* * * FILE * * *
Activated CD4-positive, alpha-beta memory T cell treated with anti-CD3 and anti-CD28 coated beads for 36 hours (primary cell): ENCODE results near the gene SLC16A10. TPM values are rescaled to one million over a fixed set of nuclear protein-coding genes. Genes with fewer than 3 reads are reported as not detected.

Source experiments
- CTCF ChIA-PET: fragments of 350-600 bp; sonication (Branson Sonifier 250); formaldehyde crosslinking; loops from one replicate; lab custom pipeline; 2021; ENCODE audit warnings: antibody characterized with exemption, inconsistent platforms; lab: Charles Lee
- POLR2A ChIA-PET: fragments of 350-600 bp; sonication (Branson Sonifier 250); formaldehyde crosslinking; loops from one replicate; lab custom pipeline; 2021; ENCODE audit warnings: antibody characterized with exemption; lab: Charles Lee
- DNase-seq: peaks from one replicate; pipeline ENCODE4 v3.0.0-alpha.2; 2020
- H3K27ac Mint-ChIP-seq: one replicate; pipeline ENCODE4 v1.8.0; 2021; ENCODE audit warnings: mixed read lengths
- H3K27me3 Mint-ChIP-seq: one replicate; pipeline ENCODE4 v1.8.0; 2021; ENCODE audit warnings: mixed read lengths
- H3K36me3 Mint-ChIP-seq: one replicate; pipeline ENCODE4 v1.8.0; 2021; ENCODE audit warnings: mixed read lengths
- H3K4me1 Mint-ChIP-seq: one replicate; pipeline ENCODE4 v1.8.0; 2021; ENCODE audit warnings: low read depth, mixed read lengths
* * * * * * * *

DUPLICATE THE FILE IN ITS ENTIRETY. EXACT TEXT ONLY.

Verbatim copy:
Activated CD4-positive, alpha-beta memory T cell treated with anti-CD3 and anti-CD28 coated beads for 36 hours (primary cell): ENCODE results near the gene SLC16A10. TPM values are rescaled to one million over a fixed set of nuclear protein-coding genes. Genes with fewer than 3 reads are reported as not detected.

Source experiments
- CTCF ChIA-PET: fragments of 350-600 bp; sonication (Branson Sonifier 250); formaldehyde crosslinking; loops from one replicate; lab custom pipeline; 2021; ENCODE audit warnings: antibody characterized with exemption, inconsistent platforms; lab: Charles Lee
- POLR2A ChIA-PET: fragments of 350-600 bp; sonication (Branson Sonifier 250); formaldehyde crosslinking; loops from one replicate; lab custom pipeline; 2021; ENCODE audit warnings: antibody characterized with exemption; lab: Charles Lee
- DNase-seq: peaks from one replicate; pipeline ENCODE4 v3.0.0-alpha.2; 2020
- H3K27ac Mint-ChIP-seq: one replicate; pipeline ENCODE4 v1.8.0; 2021; ENCODE audit warnings: mixed read lengths
- H3K27me3 Mint-ChIP-seq: one replicate; pipeline ENCODE4 v1.8.0; 2021; ENCODE audit warnings: mixed read lengths
- H3K36me3 Mint-ChIP-seq: one replicate; pipeline ENCODE4 v1.8.0; 2021; ENCODE audit warnings: mixed read lengths
- H3K4me1 Mint-ChIP-seq: one replicate; pipeline ENCODE4 v1.8.0; 2021; ENCODE audit warnings: low read depth, mixed read lengths